Monday, November 29

ICE suspends raids on workplaces

The Biden Administration suspends ICE raids on workspaces.

John Moore / Getty Images

The United States Government announced on Tuesday that there will be no more raids on workplaces in search of undocumented immigrants and will focus more on employers and respect for labor laws to prevent the “exploitation” of migrants.

“We will not tolerate unscrupulous employers who exploit unauthorized workers conduct illegal activities or impose unhealthy or dangerous working conditions,” the head of the Department of Homeland Security (DHS) said in a statement, Alejandro Mayorkas.

A Mayorkas memorandum established the end of mass raids on job sites indicating that, during the government of former President Donald Trump, “these operations resulted in the simultaneous arrest of hundreds of workers.”

The raids “were used as a tool by exploitative employers to suppress and in retaliation against workers asserting our labor laws,” the statement said.

“Employees who engage in illegal actions will be the focus of our law enforcement resources,” Mayorkas said. “By taking action that targets the most unscrupulous employers, we will protect workers as well as legitimate American businesses.”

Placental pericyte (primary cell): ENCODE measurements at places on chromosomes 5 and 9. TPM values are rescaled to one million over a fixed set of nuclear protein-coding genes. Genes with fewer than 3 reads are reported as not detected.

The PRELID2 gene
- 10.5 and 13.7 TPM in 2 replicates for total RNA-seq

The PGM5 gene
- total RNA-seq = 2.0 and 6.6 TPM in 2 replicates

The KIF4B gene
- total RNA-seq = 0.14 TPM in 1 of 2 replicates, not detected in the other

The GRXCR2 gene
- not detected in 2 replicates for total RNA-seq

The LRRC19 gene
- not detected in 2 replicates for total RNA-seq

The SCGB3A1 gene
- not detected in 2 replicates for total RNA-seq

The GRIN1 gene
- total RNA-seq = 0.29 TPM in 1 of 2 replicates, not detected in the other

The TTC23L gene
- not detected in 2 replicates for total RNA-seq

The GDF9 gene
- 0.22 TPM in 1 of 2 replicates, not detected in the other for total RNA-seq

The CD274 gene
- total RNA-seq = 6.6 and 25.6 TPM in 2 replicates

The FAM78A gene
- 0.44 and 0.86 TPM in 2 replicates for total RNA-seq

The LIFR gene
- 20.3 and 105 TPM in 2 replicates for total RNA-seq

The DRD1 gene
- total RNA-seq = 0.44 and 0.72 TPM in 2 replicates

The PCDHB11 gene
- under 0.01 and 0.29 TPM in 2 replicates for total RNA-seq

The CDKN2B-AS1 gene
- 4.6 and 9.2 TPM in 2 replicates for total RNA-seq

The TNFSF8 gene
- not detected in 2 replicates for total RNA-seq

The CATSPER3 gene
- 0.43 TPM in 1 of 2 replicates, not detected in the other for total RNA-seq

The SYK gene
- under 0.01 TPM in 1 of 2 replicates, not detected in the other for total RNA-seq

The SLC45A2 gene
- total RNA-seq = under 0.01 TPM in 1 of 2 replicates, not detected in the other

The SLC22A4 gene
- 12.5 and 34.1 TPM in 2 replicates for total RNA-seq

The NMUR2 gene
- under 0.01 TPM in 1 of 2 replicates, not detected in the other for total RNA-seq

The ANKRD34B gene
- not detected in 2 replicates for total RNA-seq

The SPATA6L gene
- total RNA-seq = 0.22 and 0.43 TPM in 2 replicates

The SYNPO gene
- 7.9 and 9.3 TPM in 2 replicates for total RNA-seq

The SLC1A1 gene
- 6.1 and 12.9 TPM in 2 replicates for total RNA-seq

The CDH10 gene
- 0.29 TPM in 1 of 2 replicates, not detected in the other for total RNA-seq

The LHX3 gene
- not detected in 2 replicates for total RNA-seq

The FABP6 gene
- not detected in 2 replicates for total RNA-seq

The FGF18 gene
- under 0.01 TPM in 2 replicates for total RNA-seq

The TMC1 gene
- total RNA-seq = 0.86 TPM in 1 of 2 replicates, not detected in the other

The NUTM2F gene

At the beginning of 2020, the Immigration and Customs Enforcement Service (ICE) had a daily average of 40,000 people detained and currently has just over 21,800 in its custody in different detention centers throughout the country.

Arrests, which during the Trump administration included raids on work sites, dropped from 6,000 last December to 3,600 in August, according to ICE data.

Last July, the Hispanic Caucus in Congress stated in a statement that “the vilification of immigrant communities has increased surveillance and arrests by the Customs and Border Protection (CBP) and the Immigration and Customs Enforcement Service ( ICE), often in collaboration with local police ”.

“Mass raids and arrests predominantly targeting immigrant communities, and often occurring in schools or workplaces, erode trust between the communities and the police,” the statement added.

This memorandum joins the shifting priorities for arrests and deportations of undocumented immigrants by ICE that the Government announced on September 30, and that will enter into force on November 29.

Under the new rules, the priority will be the detention and deportation of criminals and those who have recently crossed the border illegally.

Then, Mayorkas told The Washington Post that ICE agents should not arrest and deport rural workers, the elderly or those who have denounced “unscrupulous” homeowners or employers or who have participated in protest demonstrations.

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